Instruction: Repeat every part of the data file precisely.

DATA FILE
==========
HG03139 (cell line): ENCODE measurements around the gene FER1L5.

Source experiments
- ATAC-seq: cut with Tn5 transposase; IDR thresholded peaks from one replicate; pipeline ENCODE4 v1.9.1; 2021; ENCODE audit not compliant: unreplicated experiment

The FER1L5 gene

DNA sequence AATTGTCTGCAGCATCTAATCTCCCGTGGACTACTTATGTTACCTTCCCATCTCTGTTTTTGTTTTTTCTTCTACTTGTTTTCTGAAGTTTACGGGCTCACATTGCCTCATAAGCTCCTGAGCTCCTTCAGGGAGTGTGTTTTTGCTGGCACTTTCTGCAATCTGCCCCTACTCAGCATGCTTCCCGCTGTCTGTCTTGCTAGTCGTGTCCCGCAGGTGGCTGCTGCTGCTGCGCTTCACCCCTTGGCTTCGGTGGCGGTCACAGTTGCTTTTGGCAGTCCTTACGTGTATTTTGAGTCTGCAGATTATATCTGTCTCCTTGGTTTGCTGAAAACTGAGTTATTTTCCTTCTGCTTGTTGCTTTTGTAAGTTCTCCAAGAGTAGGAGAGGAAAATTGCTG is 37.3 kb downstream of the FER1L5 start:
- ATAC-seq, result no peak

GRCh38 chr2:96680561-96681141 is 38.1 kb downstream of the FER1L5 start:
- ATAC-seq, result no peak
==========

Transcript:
HG03139 (cell line): ENCODE measurements around the gene FER1L5.

Source experiments
- ATAC-seq: cut with Tn5 transposase; IDR thresholded peaks from one replicate; pipeline ENCODE4 v1.9.1; 2021; ENCODE audit not compliant: unreplicated experiment

The FER1L5 gene

DNA sequence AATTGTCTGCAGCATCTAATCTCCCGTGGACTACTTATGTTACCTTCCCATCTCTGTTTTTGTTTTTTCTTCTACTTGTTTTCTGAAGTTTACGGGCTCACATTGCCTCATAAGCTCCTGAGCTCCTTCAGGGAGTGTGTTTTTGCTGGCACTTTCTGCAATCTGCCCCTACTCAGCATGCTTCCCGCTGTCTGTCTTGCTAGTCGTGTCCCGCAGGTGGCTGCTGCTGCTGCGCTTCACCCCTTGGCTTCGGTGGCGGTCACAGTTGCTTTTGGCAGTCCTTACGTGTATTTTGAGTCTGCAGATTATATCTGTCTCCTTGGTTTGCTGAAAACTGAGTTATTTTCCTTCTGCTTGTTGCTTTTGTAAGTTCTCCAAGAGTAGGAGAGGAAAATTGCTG is 37.3 kb downstream of the FER1L5 start:
- ATAC-seq, result no peak

GRCh38 chr2:96680561-96681141 is 38.1 kb downstream of the FER1L5 start:
- ATAC-seq, result no peak